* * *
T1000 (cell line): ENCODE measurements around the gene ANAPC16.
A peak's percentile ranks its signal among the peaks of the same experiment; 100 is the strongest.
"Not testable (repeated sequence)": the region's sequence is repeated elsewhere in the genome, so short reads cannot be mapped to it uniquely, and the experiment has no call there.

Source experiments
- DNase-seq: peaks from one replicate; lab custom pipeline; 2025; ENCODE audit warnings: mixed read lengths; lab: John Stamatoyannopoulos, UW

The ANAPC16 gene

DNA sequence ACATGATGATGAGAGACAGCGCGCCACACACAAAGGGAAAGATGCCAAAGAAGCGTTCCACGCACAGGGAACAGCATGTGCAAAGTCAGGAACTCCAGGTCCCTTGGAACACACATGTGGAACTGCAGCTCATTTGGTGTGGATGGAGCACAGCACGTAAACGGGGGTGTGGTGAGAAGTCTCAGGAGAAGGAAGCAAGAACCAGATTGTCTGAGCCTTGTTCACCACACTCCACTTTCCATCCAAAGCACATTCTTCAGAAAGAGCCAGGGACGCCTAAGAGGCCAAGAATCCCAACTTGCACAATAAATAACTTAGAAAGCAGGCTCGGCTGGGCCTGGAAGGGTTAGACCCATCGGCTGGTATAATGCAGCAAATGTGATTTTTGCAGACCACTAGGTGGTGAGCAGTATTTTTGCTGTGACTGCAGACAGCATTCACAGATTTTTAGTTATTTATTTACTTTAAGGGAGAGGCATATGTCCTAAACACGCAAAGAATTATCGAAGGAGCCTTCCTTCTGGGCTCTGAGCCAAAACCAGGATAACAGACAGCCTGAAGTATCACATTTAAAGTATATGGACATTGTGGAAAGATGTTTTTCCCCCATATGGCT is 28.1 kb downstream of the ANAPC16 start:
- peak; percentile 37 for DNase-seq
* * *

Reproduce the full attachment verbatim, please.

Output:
T1000 (cell line): ENCODE measurements around the gene ANAPC16.
A peak's percentile ranks its signal among the peaks of the same experiment; 100 is the strongest.
"Not testable (repeated sequence)": the region's sequence is repeated elsewhere in the genome, so short reads cannot be mapped to it uniquely, and the experiment has no call there.

Source experiments
- DNase-seq: peaks from one replicate; lab custom pipeline; 2025; ENCODE audit warnings: mixed read lengths; lab: John Stamatoyannopoulos, UW

The ANAPC16 gene

DNA sequence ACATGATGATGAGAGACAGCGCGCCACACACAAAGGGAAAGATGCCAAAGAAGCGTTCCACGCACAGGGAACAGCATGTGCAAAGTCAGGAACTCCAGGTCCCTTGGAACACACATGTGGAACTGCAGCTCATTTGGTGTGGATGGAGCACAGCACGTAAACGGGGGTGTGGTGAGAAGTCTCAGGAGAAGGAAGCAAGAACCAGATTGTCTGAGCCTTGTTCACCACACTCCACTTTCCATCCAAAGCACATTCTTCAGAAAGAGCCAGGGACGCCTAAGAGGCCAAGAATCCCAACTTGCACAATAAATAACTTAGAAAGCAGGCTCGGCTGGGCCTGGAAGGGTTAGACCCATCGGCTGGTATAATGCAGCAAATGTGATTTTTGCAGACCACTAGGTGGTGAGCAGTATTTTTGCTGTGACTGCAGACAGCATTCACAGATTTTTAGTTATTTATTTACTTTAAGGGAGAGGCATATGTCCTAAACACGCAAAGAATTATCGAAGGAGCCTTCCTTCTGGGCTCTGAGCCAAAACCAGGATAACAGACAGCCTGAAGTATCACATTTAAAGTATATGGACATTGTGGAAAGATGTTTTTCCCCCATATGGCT is 28.1 kb downstream of the ANAPC16 start:
- peak; percentile 37 for DNase-seq